There’s a lot of talk about ‘the Outerweb’ right now. It’s a great term and way of looking at what augmented reality, or “AR” might mean but I think it goes beyond this, and the clever people at TrendOne have encapsulated this as “the explosion of the internet into the real world.”

They go beyond a definition that refers to technology (mobile devices, in-windshield displays, etc.) that can overlay information from the Web on top of objects in the real world and look at how connections are occurring between devices data, video and social networks.

They highlight a contact lens technology that allows you to visualize the social networks another person may be accessing on their mobile device in quite scary manner. This is not just pointing your Phone up at a building, and getting an overlay of information about the building but rich levels of data links and connection between the digital and real world. This idea of an outernet is in truth a speculative idea right now. Indeed the idea of a web of things and the principles of the semantic web have been talked about for a long time without really happening.

Yet I feel there are a number of developments converging that will make the Outernet more likely; firstly the widespread deployment of the next generation of protocol IPV6 and it’s potential functionality is a major enabler, and importantly it’s ability to enable the mass connection of mobile devices.

Secondly the prevalence of video images again largely via mobile computing devices will make the connection of images with data highly desirable.

Lastly, and perhaps the biggest driver, is the spread of local based services, and social networks such as Four Square that connect to locations and the hyper local connections that are emerging in many urban areas. Added together these trends could well make the Outernet the next big thing.

So the term “outer Web” means the extension of the information outside the normal confines of broadband networks and into the real world, mainly via the screens of wirelessly-connected mobile devices. The outernet then is this idea taken further to include the connections and networks between computing devices within this mashed up world in many way shadowing the difference between the worldwideweb and the Internet itself.

What’s your call Outerweb or Outernet?


Augmented reality is set to drive a deeper wedge in the digital divide.

According to Internet World Stats, only 28.7% of people in the world are online. In simple terms, that means if I have five kids only one gets access to the internet. As I sit in a developed economy in Western Europe, the digital divide is not always well recognized or understood. That means that four of my kids aren’t seeing any internet content and getting the benefit of the largest knowledge sharing network the world has ever seen. One child will be given the advantage of the world’s information being organized and widely accessible while the others will be have to get by with what they can access locally.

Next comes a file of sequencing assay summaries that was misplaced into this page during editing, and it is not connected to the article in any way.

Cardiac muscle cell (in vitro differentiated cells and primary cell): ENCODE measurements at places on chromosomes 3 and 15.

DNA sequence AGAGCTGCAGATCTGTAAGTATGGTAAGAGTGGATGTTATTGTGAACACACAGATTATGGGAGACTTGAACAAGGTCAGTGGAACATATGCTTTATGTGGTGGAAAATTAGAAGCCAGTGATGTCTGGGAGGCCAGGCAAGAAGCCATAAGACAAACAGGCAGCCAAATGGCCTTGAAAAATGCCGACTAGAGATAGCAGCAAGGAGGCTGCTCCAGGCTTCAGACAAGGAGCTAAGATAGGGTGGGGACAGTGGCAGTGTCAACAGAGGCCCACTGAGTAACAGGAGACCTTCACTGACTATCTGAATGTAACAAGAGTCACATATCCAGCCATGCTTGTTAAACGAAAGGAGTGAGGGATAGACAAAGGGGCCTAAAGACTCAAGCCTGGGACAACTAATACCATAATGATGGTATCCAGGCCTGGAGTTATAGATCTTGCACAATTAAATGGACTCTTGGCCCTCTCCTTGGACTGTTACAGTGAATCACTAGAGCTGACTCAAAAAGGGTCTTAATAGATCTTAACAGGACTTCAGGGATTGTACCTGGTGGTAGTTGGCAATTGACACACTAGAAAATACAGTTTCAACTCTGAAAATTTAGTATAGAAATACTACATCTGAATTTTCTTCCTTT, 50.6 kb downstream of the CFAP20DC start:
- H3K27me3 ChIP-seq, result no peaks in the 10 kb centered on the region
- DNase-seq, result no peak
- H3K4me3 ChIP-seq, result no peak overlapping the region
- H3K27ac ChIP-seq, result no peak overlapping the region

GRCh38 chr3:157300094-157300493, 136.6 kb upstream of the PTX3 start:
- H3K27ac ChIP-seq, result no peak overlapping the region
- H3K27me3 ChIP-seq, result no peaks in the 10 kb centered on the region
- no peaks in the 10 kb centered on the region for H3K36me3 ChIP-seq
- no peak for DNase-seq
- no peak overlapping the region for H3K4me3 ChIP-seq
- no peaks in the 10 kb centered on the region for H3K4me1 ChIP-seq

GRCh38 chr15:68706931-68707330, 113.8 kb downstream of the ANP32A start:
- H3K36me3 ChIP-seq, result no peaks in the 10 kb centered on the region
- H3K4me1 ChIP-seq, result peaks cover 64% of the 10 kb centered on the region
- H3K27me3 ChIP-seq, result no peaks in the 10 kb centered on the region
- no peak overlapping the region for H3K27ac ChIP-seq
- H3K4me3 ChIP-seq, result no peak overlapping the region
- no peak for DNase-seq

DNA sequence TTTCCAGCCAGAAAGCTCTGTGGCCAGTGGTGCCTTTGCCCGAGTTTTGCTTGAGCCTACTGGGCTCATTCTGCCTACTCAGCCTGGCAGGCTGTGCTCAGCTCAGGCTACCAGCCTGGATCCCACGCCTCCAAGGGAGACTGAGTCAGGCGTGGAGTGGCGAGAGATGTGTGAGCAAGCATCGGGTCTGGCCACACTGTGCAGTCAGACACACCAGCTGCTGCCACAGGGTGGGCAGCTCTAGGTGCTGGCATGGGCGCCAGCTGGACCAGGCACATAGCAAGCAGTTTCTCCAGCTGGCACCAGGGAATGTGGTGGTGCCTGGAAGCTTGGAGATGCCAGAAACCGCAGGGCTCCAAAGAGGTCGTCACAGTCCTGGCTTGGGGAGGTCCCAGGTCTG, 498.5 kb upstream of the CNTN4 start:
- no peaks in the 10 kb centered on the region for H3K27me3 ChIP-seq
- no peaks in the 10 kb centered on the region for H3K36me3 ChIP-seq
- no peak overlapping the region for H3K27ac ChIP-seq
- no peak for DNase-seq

Most recession-affected countries have proposed some sort of broadband stimulus project to increase the number of people using the internet and develop their digital economy. Emerging markets are rolling out infrastructure to increase uptake and bring more people online.

Discussions around the infrastructure side of the digital divide leads to a lot of trolling through stats and not much understanding of what the gap means. In developed markets the digital divide often means that the less money you have the less likely you are to be on the internet, own a smartphone or enjoy tablet computing. This is a divide between the rich and the poor and Russell M Davies proposes in his Wired column “Imagine the worst bits of Facebook, only they’re everywhere” that augmented reality could lead to a kind of “premium reality” for those that pay for better versions of everyday life.

Augmented reality offers users the opportunity to access information or alter landscapes through digital imagery on mobile devices that interact with their surroundings. Davies notes that this has so far amounted to pizza vouchers and works of art. As the potential of augmented reality is just beginning to come into focus, it illustrates how pronounced the digital divide can become.

Today it means that if you don’t have access to a smart mobile device you are being denied access to some less than essential information but as the technology develops it could mean that you are only seeing half the picture that others are. Once the technology has seen widespread adoption this could mean aggressive advertising models shaping the world you see through your mobile device.

Davis sees this world evolving along a similar path as television broadcasting with advertising cluttering the world of poorer users while those that can pay accessing premium content. He says:

“…businesses will pay to target the rich and end up only addressing the poor because the rich have paid extra to avoid being targeted. So if you’ve got enough money, your world could look like HBO on a Sunday night — high quality and commercial free. If you don’t, it’ll look like the nether regions of your guide — softcore chat offers and lawyers who’ve paid an actor to assure you that they really are lawyers. Which would be fine, except these people won’t be on your telly;  they’ll be in your world.”

This means that the one child in five who gets to enjoy the riches of the internet still might not be getting an optimum experience and getting every advantage the web has to offer.  As augmented reality technology proliferates we will see how access to these new means of information sharing evolves.